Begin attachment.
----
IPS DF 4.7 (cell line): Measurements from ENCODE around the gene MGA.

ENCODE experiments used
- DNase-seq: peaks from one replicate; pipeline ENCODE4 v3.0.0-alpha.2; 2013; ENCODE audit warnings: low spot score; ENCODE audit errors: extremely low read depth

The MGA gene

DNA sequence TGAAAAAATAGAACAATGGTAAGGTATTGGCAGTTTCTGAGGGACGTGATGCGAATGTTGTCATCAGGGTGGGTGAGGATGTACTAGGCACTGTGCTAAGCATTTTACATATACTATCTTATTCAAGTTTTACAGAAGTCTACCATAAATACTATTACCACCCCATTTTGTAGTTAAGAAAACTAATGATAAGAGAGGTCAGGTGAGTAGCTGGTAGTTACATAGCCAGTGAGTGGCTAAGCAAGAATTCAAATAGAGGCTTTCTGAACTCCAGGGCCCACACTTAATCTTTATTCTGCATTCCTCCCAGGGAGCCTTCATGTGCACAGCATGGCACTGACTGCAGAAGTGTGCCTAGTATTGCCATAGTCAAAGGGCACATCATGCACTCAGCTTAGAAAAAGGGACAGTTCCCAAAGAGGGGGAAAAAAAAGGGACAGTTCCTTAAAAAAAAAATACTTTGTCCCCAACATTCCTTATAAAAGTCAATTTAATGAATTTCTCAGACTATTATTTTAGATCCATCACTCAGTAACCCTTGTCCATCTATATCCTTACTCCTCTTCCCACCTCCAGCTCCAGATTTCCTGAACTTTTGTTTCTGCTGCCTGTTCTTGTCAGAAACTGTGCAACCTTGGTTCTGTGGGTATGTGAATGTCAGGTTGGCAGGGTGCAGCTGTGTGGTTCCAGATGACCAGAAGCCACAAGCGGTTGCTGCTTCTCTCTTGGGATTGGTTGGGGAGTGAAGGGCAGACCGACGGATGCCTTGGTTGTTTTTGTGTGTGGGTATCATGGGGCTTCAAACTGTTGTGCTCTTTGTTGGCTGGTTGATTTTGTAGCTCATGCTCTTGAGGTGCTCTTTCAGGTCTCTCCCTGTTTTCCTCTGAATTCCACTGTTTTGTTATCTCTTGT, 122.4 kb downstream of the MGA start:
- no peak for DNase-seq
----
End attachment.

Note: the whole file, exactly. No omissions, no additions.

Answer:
IPS DF 4.7 (cell line): Measurements from ENCODE around the gene MGA.

ENCODE experiments used
- DNase-seq: peaks from one replicate; pipeline ENCODE4 v3.0.0-alpha.2; 2013; ENCODE audit warnings: low spot score; ENCODE audit errors: extremely low read depth

The MGA gene

DNA sequence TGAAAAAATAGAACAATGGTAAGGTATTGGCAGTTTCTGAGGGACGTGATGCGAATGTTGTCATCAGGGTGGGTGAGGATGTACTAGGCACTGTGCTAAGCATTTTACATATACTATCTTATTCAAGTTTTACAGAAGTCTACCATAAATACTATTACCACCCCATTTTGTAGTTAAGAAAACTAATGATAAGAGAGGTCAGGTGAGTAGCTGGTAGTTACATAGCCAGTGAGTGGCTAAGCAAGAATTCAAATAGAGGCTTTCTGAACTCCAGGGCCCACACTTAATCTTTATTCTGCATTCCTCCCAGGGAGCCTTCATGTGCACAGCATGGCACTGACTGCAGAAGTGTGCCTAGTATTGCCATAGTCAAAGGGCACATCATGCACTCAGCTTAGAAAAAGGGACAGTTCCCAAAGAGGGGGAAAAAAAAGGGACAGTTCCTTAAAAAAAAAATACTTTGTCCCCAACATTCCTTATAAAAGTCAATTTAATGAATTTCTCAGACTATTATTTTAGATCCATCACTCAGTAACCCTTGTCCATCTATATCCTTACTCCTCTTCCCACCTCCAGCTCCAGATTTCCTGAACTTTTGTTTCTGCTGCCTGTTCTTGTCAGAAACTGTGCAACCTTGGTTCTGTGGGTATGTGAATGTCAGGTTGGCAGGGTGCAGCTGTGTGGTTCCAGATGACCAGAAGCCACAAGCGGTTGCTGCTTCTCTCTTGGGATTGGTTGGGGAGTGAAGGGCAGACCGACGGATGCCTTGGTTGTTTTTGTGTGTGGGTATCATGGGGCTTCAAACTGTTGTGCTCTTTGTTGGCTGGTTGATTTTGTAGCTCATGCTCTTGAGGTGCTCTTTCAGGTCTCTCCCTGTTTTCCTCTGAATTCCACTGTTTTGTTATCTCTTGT, 122.4 kb downstream of the MGA start:
- no peak for DNase-seq